A Meandering Mann

Thoughts, quirky insights and experiences in my meandering life.

Trapped on the Thames

The weather in February was atypical and glorious, but March is being absolutely normal. Cold(ish), rainy and very windy. So the picture above is me dressed for the weather. Under my jacket I have a further four layers of clothes, wind pants as well as fleece lined pants and foot warmers in my boots! Just as much work as dressing for a dog walk in Canada!

My sister Mary and I have been making our way south. Together we left the Grand Junction Canal and turned south onto the Oxford Canal. As we neared Oxford we stopped for all the usual maintenance items, water, diesel, calor gas (propane) and emptied the toilet. We were all set to leave when it became apparent we had no forward movement, just reverse. Back to the dock. Luckily we had stopped at Oxfordshire Narrowboats and they had a mechanic who spent the next few hours replacing our gear cable. He was busy getting their boats ready for the coming weekend but took time to repair Little Star which I really appreciated. So off we set again, only to discover that our tiller arm was at a strange angle and making clunking sounds. It quickly made an amazing huge clunking sound and went back to almost normal. Stopped into another marine company in Oxford who checked it over. So on we went, in the rain, to try and get onto the Thames.

We arrived at the first lock on the Thames to find no lock keeper on duty. We had been told that we needed a special license to be on the Thames, and that we would need a special key, so what to do. Called the Environmental Agency that is in charge of the Thames and what goes on on it, and they said he was at lunch and would be back in an hour. It appeared we had just missed him. Waited the hour, he didn’t come back. Called again and was told he was not on duty that day. Don’t you just love it when the left hand doesn’t know what the right hand is doing! After being insistent, politely, I was helped through the lock by the lock keeper at the next lock. It, the electric lock controls, were tetchy in the rain. So we were on our way a couple of hours later. We were trying to get as far down the Thames as we could before the caution signs were put in place due to rising water. Yesterday we made it to Abingdon and today we had to stay in place. Had to call to confirm because the web site said we were good to go, but I didn’t believe it, and sure enough, the water was rising. Luckily Abingdon is a decent size town with some interesting buildings and stores, so food has been restocked.

I wonder who got to choose these faces, the building designer or the stonemason.

Spring is beginning to really make an appearance, daffodils everywhere, and lambs.

So cute, but I do like eating lamb.

There are lots of trees in flower, may have already posted this picture:

The first tree to show green tips has been the weeping willow. This one is huge and spreading, just across the water from where we are presently moored. We have seen some very tall ones gracefully swaying in the wind. Ah, yes, back to the wind. Yesterday was very interesting, trying to turn the boat and moor facing upstream. The standard way is to tie the bow line and either use the wind or your engine to move around the stationary point of the bow. All was going well, but the wind put way too much strain on the rope and two of the three strands broke, but we managed to get tied up. Unfortunately, there was a ledge under which out gunwales sat and the fenders did not prevent the boat from banging against the mooring, so it was an unpleasant night, and I was worried for the boat. Today, a boating neighbour drove us to a marine store and we bought bigger fenders so now we have four regular narrowboat fenders, and two balloon ones. And a new mooring line. Never a dull moment on Little Star!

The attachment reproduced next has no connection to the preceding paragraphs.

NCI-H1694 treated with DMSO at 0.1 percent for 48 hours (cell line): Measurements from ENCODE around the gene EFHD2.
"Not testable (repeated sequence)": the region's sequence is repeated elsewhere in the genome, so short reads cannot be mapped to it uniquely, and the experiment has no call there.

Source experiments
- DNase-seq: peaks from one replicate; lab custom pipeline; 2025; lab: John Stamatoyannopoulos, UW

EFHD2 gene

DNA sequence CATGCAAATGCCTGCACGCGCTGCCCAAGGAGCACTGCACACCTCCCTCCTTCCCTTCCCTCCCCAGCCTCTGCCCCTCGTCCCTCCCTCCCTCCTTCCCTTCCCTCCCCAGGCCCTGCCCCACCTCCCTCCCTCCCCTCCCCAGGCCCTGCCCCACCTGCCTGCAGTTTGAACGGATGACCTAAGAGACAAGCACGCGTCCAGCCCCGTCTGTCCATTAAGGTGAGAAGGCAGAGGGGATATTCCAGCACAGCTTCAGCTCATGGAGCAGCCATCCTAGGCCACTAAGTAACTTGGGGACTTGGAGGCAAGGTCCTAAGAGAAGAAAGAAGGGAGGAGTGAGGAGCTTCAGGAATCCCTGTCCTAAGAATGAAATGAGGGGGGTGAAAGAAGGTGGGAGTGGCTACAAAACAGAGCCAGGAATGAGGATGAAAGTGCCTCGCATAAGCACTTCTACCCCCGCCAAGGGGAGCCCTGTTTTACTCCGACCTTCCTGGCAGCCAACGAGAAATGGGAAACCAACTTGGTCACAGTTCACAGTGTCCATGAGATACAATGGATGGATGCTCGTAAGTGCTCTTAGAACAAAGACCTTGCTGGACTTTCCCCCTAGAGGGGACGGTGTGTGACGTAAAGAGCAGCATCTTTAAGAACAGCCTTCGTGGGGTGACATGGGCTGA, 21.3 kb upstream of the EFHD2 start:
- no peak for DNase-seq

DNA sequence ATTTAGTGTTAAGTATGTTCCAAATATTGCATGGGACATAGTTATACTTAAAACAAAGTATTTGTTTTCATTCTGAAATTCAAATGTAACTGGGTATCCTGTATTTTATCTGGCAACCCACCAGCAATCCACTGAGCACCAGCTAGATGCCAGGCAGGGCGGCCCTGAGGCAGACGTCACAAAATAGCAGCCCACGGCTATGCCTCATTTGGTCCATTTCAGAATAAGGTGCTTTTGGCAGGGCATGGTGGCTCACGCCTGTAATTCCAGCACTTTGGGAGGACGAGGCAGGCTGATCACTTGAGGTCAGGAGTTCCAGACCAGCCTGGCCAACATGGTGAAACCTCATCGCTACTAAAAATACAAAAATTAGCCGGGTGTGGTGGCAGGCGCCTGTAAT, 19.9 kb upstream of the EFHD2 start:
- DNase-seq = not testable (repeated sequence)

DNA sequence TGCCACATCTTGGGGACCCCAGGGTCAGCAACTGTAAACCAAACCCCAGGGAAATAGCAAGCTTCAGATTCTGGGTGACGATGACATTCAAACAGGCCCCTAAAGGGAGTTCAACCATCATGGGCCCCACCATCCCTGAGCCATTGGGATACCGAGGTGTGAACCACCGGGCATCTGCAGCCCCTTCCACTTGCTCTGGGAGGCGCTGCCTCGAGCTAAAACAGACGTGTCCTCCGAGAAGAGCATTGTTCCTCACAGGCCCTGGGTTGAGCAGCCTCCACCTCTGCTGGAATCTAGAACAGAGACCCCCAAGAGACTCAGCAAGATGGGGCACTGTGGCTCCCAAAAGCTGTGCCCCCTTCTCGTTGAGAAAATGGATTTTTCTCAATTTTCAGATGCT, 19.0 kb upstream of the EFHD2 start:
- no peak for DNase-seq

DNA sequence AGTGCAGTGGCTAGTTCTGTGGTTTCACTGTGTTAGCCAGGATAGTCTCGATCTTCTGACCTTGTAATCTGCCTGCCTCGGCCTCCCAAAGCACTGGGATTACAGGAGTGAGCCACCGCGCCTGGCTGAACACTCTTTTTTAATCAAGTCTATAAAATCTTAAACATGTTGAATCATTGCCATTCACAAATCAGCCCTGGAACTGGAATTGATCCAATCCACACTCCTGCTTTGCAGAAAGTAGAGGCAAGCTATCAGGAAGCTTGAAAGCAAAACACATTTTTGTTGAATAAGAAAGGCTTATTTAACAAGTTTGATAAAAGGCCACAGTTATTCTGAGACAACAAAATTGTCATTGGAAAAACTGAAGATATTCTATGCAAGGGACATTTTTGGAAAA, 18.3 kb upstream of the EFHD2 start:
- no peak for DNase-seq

It never ceases to amaze me where plant life thrives.

A whole world on a lock gate.

If the plants could think I wonder if they would say “why did I have to land here?”

The help we have received from all and sundry along the canal has gone a long way to restoring my belief in the goodness of humanity. I have found “the cut” to be a very welcoming place, and it is one long lending library. People leave books in marina laundry rooms, in Canal and River Trust toilets and any other convenient place, including pubs canalside. You can choose what ever you want and leave your finished books, or DVDs, and some CDs. Unfortunately I almost exclusively listen to books but others on the boat have taken advantage of the service and I have picked up a DVD or two. There is a DVD player on the TV on board. And I finally have a good radio. Did my first deal in a pawnbrokers and sold them the cd/radio I bought which was pretty useless and bought a digital radio. Now I can listen to all the Brexit nonsense which seems interminable. They have now voted to say that they can’t leave the EU without a deal. Inching towards a new referendum I think, but I have been wrong before. Theresa May is hanging on for all she is worth.


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The care and maintenance of a canal life

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The forgotten picture

7 Comments

  1. Pat McKay

    Sounds like life is full of wonderful adventures and I love reading the stories.
    Pat

  2. Daniel

    Some of those locks are so narrow! Yikes.

    • Maggie

      It is amaziyhow quickly you became good at manouvering into them. You will have a real feeling of accomplishment when you do it well.

  3. Brian

    Very interesting Maggie. If you keep adding to the boat you will soon have a new one!

  4. Brenda Rau

    Keep it coming Maggie. Living through you is fun. The Thames here has overflowed worse than it has in years…putting many residents out of their homes. Keep going!!

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